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Bayside pockets its fourth landmarked structure

By Juan Soto

Bayside has scored big, again. The neighborhood just got its fourth landmarked property.

The New York City Landmarks Preservation Commission voted unanimously Nov. 25 to designate the Tudor-style Hawthorne Court Apartments, a rental complex at the corner of 216th Street and 43rd Avenue, as a city landmark. The landmarking will not be official until the City Council approves it.

“This charming and ornate complex is a fine example of the Tudor Revival style,” said Meenakshi Srinivasan, chairwoman of the Landmarks Preservation Commission. The residence “provides a critical narrative of Bayside’s transformation to a commuter suburb after the completion of the railroad tunnel to Manhattan in 1910.”

Landmarked in Bayside are also the Lawrence Cemetery, located right behind the Hawthorne Complex at 42nd Avenue; the Fort Totten Historical District, home to the Bayside Historical Society; and the Stone House, at 35-34 Bell Boulevard.

The city agency pointed out the Hawthorne Court Apartments, built between 1930 and 1931, exemplified the low-rise suburban garden housing complexes from the 1920 and 1930s, “which contained substantial green space and incorporated ideas from the British garden city movement and the New York City modern tenement movement.”

Middle-class housing Architect Benjamin Braunstein designed the units of different size around a courtyard “with meandering paths and set back from the streets.”

It had been a long fight. For years, the Bayside Historical Society worked toward the landmark designation with the collaboration of Community Board 11, elected officials, civic groups and other organizations.

“We are very happy,” said Paul DiBenedetto, president of the Bayside Historical Society. “This is a very classy place.”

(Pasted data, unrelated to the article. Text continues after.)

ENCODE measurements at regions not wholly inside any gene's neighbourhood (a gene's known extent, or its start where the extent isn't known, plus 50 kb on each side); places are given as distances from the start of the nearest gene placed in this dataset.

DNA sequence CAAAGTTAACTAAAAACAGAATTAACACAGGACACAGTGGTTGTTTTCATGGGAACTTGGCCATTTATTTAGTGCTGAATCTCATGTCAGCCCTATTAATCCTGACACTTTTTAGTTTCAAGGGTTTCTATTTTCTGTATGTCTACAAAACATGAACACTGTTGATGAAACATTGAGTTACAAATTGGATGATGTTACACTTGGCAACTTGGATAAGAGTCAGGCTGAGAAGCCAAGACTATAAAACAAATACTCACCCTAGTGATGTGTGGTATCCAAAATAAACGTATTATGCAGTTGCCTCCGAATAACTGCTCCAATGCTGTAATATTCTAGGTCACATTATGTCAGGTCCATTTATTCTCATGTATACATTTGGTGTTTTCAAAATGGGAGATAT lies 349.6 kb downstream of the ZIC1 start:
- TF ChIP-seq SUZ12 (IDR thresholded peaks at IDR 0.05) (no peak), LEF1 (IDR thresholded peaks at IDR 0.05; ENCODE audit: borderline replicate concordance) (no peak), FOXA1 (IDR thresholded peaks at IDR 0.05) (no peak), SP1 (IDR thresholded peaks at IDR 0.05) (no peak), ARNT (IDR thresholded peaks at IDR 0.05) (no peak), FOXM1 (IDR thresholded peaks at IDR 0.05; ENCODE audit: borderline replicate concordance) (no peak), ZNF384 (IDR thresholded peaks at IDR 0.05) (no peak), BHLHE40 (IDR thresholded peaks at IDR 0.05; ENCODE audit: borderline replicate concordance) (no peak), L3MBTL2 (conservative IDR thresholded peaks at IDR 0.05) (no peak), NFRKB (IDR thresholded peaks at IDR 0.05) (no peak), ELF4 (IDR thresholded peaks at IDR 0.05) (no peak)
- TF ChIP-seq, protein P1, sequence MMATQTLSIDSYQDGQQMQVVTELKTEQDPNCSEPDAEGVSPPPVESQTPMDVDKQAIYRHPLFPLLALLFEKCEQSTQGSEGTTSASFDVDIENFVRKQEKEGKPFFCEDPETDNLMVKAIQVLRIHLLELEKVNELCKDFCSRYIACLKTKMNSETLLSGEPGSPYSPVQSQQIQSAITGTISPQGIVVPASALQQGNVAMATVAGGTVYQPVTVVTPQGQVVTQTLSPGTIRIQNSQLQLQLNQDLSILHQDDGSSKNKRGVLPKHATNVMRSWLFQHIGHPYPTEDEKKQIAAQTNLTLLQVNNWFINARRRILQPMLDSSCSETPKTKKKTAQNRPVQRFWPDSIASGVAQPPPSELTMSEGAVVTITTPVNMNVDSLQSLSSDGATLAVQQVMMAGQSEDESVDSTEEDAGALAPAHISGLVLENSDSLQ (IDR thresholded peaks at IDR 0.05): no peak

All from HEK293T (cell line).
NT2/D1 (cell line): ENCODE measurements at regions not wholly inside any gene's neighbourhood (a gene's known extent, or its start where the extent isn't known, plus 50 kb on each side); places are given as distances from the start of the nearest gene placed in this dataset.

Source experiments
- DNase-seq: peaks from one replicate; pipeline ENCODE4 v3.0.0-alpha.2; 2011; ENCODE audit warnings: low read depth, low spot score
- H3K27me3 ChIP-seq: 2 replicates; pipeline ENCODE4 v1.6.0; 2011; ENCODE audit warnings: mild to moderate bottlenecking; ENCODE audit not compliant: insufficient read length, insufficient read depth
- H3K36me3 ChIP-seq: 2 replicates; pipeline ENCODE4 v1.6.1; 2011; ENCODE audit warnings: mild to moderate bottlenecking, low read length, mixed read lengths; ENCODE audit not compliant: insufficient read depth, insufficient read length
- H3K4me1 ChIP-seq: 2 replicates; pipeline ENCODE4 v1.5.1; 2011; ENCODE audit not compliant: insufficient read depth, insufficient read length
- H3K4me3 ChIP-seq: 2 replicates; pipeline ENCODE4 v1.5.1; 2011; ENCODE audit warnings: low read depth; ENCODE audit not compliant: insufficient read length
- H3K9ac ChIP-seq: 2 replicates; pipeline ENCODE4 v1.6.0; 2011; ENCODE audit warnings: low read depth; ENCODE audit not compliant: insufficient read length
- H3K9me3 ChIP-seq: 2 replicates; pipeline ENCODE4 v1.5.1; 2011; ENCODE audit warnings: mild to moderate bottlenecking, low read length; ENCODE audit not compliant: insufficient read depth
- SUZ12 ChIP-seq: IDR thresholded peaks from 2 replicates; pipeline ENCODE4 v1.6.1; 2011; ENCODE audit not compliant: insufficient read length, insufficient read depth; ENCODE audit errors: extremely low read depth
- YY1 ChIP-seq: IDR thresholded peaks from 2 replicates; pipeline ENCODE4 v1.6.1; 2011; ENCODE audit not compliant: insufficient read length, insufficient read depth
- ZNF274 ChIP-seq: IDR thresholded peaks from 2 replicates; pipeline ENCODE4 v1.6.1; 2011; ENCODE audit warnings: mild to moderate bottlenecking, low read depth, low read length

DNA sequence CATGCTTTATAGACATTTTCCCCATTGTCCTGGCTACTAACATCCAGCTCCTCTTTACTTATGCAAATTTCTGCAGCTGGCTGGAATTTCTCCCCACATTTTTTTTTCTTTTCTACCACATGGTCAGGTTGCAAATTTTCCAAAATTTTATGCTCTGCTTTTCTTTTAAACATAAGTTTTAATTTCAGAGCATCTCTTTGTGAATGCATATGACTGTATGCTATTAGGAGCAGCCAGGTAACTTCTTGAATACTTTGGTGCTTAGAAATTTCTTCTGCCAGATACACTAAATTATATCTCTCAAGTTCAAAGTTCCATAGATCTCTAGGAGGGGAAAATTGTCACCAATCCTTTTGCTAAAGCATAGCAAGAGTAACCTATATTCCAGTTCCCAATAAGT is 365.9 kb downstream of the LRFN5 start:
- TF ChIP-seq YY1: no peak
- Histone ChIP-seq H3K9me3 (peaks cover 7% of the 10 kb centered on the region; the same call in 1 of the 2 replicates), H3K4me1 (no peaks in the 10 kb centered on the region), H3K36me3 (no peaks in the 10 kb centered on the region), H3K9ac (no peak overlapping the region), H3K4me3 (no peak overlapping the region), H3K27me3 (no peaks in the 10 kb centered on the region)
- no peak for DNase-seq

City Councilman Paul Vallone (D-Bayside) supported the efforts that led to the Landmarks Preservation Commission decision.

“I believe this location is a prime example of the historic, award-winning Tudor design and high-quality development that [Landmarks] must protect,” Vallone said. “The Hawthorne Court Apartments have withstood the test of time and most importantly, they are iconic of the character of the surrounding neighborhood.”

State Assemblyman Ed Braunstein (D-Bayside) also promoted the Hawthorne Complex, which has about 20 apartments. “I am pleased that (Landmarks) voted unanimously in favor of landmarking the Hawthorne Court Apartments, whose neo-Tudor style design has remained a unique contribution to the Bayside community since 1930,” he said.

The lawmaker congratulated the Bayside Historical Society for “its successful efforts over the last several years to achieve this victory.”

In 1931, the Queens Chamber of Commerce awarded the ornate complex unit with a price for “excellence in design and civic value.”

Michael Feiner, president of the Bayside Hills Civic Association, said “this is a result of lengthy discussions and efforts by people concerned with maintaining our beautiful neighborhood to its very high standards.”

He added, “This is a success story for all of the utmost level when it comes to local civic concerns.”

Reach reporter Juan Soto by e-mail at jsoto‌@cngl‌ocal.com or by phone at (718) 260–4564.

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